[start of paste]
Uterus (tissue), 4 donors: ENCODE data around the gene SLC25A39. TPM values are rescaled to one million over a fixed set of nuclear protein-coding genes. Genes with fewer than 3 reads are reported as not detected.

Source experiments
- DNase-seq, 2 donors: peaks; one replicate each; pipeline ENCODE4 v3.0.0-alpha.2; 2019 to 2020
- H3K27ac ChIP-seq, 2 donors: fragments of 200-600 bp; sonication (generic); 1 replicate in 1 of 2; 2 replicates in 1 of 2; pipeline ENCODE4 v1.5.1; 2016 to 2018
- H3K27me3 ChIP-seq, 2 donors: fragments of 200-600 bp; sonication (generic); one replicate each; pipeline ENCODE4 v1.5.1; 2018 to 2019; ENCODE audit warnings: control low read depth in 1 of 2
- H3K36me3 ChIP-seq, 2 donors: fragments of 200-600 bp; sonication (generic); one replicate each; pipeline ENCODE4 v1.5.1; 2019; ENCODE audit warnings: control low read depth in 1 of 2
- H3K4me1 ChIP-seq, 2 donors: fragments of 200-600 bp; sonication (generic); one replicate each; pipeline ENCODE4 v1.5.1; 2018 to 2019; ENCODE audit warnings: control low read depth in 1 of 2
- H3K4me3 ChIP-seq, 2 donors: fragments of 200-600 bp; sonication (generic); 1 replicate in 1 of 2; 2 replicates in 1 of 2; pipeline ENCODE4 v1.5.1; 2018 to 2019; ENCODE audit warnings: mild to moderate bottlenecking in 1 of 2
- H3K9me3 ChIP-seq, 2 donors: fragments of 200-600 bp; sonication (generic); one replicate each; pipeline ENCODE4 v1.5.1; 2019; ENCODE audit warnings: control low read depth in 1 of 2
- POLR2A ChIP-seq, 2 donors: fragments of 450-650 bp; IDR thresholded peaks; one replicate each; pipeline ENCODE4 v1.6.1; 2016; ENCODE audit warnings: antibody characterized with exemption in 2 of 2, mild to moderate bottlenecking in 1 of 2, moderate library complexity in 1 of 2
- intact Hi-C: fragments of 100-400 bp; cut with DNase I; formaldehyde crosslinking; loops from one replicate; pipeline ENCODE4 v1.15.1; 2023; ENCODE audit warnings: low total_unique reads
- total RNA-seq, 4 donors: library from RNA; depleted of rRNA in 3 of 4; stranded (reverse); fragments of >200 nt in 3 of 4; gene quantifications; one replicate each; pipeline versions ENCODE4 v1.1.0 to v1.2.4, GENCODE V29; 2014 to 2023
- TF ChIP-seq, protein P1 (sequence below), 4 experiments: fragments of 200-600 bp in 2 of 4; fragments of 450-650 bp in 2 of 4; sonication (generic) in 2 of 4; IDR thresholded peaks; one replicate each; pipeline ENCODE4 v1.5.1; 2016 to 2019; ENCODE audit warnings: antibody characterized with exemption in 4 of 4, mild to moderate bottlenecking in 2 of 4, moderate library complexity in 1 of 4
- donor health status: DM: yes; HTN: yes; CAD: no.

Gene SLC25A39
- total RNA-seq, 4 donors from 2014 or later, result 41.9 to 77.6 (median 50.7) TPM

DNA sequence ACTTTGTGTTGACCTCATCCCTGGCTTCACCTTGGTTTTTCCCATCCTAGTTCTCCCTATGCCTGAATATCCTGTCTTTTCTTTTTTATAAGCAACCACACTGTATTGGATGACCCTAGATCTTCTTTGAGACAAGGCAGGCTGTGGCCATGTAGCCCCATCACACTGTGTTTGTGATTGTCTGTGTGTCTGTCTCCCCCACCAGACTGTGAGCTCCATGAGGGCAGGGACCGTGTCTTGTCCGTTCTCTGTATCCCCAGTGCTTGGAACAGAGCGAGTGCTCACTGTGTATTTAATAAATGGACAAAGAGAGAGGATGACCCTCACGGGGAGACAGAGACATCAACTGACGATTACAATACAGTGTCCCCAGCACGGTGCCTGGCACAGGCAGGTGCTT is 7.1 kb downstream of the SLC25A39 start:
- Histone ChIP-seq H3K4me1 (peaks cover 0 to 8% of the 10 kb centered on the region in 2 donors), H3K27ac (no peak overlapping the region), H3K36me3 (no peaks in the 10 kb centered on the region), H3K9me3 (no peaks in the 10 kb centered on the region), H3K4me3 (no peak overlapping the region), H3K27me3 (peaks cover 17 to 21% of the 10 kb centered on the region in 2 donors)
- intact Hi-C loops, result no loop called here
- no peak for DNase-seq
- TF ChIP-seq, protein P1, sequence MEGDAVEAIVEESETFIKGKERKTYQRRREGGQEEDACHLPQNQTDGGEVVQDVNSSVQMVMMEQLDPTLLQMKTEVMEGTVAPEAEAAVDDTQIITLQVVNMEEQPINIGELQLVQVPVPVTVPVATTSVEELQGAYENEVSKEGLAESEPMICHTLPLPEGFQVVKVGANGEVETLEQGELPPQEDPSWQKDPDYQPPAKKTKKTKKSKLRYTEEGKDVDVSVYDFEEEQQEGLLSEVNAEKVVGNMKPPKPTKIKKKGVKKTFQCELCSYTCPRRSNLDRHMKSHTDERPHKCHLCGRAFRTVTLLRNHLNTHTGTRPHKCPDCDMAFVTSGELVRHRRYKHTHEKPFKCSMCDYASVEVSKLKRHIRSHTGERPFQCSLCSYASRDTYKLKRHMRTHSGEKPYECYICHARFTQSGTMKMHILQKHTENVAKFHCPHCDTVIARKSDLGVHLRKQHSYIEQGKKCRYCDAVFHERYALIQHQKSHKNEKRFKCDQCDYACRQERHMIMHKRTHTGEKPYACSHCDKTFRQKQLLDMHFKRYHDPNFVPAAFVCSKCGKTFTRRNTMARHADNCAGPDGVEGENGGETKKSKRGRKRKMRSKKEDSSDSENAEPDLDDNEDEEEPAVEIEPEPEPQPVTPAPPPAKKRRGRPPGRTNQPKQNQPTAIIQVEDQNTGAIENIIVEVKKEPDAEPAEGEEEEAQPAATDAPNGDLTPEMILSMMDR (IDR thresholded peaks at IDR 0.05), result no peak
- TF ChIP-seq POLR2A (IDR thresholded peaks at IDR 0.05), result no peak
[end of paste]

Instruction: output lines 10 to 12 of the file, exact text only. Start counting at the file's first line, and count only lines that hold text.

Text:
- POLR2A ChIP-seq, 2 donors: fragments of 450-650 bp; IDR thresholded peaks; one replicate each; pipeline ENCODE4 v1.6.1; 2016; ENCODE audit warnings: antibody characterized with exemption in 2 of 2, mild to moderate bottlenecking in 1 of 2, moderate library complexity in 1 of 2
- intact Hi-C: fragments of 100-400 bp; cut with DNase I; formaldehyde crosslinking; loops from one replicate; pipeline ENCODE4 v1.15.1; 2023; ENCODE audit warnings: low total_unique reads
- total RNA-seq, 4 donors: library from RNA; depleted of rRNA in 3 of 4; stranded (reverse); fragments of >200 nt in 3 of 4; gene quantifications; one replicate each; pipeline versions ENCODE4 v1.1.0 to v1.2.4, GENCODE V29; 2014 to 2023